The Colorado Punditocracy has been nearly unanimous in its advice to our soon-to-arrive Democratic majorities at the Colorado Legislature: don’t overreach! Stay in the middle of the damned road, where, as Beto O’Rourke observed during his recent campaign, you find nothing other than yellow lines and dead armadillos (he is a Texan, after all). Pundits have opined that the previous Democratic majority recklessly cost three Colorado senators their seats with overreaching gun control bills following the Aurora theater massacre. Oddly enough, not one of these senators has confessed to making a mistake. Then-Senate President John Morse, narrowly removed by El Paso County voters, makes it clear at every opportunity that he is proud of the votes he cast. It may only be a coincidence, but since Colorado adopted universal background checks and magazine restrictions, it hasn’t experienced yet another slaughter.
Permit me a few moments to assume the mantle of contrarian. Let's visit appeals court judge Learned Hand’s 1932 opinion in the New State Ice Company vs. Liebmann case. “Denial of the right to experiment may be fraught with serious consequences to the nation. It is one of the happy incidents of the federal system that a single courageous State may, if its citizens choose, serve as a laboratory; and try novel social and economic experiments without risk to the rest of the country,” he wrote.
He went on to note that while his colleagues had the right to overturn such initiatives, “…we must be ever on guard lest we erect our prejudices into legal principles.” Apparently Colorado voters agreed with Judge Hand when they approved the recreational use of marijuana against angry dissents from the bulk of elected officials in both parties.
As our politics have grown increasingly polarized, the chances of reaching bi-partisan agreement on the time of day has become increasingly difficult at the Capitol. Upon inspection, the “remain in the middle of the road” chorus appears profoundly conservative. God forbid that Democrats should attempt something “novel.” Divided government has failed to address the big issues: transportation funding, a TABOR fix, health care access for all citizens, runaway tuition, affordable housing, water management and economic development equity. But, by God, they are skilled at creating specialty license plates.
So, why not give Democrats a green light to tackle the state’s real challenges as they see fit? Many of their proposals will work out and others will fail. If the policy failures outweigh their successes, voters will give Republicans another shot. But, at least there will be change. Democrats didn’t run on a platform promising to make everyone happy. Neither did Republicans. The 10th Amendment in the Bill of Rights leaves all powers not assigned to the federal government with the states. It is time for Colorado to exercise those powers. If Gov. Polis has a plan for extending health coverage to all Coloradans, and he indicated he does, then he should ask the Legislature to launch that solution before the 2020 elections.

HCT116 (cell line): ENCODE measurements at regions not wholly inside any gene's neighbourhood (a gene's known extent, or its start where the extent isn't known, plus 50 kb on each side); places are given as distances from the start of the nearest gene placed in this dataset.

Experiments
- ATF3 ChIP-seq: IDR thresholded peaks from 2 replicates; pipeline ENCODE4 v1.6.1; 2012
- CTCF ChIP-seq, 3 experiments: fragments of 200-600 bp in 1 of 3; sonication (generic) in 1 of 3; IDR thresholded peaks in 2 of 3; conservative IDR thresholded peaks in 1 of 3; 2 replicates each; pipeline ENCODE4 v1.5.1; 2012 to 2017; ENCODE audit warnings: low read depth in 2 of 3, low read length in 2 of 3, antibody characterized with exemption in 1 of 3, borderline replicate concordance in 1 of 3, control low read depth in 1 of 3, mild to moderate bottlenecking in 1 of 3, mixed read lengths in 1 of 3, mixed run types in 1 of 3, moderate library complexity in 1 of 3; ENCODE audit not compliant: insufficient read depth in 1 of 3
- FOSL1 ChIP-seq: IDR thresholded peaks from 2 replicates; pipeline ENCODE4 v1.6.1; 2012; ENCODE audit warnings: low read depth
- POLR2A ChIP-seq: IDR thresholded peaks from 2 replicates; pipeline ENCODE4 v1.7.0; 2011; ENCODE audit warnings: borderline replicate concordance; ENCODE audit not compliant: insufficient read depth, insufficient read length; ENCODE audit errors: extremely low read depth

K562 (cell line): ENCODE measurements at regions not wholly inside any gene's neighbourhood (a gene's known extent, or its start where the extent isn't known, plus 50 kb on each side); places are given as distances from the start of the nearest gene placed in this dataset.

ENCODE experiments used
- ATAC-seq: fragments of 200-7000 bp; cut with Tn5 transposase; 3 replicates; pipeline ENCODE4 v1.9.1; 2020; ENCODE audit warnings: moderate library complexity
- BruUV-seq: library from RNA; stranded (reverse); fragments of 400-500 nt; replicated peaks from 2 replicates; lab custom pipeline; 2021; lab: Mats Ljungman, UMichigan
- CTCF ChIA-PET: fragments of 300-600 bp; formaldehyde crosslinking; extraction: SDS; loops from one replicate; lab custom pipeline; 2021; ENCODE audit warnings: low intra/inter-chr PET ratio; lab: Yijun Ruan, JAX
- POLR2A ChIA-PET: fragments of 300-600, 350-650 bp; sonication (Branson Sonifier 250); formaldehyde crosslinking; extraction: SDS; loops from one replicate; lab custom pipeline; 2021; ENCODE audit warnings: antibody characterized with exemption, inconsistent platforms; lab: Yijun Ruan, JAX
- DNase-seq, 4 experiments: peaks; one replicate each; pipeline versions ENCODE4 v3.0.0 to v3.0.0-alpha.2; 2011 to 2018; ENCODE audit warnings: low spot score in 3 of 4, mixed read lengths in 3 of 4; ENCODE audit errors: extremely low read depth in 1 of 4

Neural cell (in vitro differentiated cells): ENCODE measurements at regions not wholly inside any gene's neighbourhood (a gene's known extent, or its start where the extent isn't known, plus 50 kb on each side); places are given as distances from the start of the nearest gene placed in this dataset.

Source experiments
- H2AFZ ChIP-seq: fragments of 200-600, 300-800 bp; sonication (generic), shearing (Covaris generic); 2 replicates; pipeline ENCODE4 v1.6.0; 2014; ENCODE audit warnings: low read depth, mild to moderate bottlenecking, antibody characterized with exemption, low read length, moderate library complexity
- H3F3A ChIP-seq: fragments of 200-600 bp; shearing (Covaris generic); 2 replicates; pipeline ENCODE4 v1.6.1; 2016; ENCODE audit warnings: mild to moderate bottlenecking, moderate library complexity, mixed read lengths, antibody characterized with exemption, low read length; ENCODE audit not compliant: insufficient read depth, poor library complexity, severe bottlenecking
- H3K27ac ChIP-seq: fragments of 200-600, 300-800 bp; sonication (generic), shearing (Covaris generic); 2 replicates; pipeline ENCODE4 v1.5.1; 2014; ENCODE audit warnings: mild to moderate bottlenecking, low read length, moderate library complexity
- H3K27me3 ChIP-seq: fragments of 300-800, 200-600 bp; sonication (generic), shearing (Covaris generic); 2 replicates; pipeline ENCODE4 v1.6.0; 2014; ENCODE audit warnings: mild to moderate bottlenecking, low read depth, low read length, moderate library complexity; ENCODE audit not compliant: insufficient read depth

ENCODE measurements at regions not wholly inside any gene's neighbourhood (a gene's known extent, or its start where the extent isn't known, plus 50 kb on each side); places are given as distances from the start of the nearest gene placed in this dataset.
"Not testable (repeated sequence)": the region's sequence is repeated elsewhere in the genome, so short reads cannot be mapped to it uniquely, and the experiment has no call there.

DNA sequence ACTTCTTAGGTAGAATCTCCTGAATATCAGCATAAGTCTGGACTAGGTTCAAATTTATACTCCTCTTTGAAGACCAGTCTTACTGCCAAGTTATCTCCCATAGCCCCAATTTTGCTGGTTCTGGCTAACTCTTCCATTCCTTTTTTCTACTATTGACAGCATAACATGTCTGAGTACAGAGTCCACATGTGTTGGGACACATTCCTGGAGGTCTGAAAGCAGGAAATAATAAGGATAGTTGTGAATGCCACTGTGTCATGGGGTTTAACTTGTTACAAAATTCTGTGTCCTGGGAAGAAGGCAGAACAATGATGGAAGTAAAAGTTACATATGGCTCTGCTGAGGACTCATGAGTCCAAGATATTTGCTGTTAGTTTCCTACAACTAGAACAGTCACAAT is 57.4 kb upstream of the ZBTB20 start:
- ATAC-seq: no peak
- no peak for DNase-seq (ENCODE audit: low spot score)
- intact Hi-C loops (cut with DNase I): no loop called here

We are living in tumultuous times. No majority is a certain thing. Admonitions to exercise caution are an endorsement of paralysis, indistinguishable from gridlock. One-party rule may prove risky, but it is hard to imagine it can be any riskier than the legislative stalemate that has afflicted Colorado for most of the past two decades. The National Conference of State Legislatures, even ALEC, like to trot out the “laboratories of democracy” concept although they rarely mention that Justice Hand was in the minority on the New State Ice case.
Whatever the issues we face, there are thoughtful proposals to consider. It’s time we broke out the lab coats. And, yes, we will need to send some propositions to the voters for their approval. Better to have the Legislature taking the lead than special interests, even if it is just the Democrats. If we get lucky, some Republicans may prefer to be part of the solution rather than a part of the problem.
Miller Hudson is a public affairs consultant and a former state legislator. He can be reached at firstname.lastname@example.org.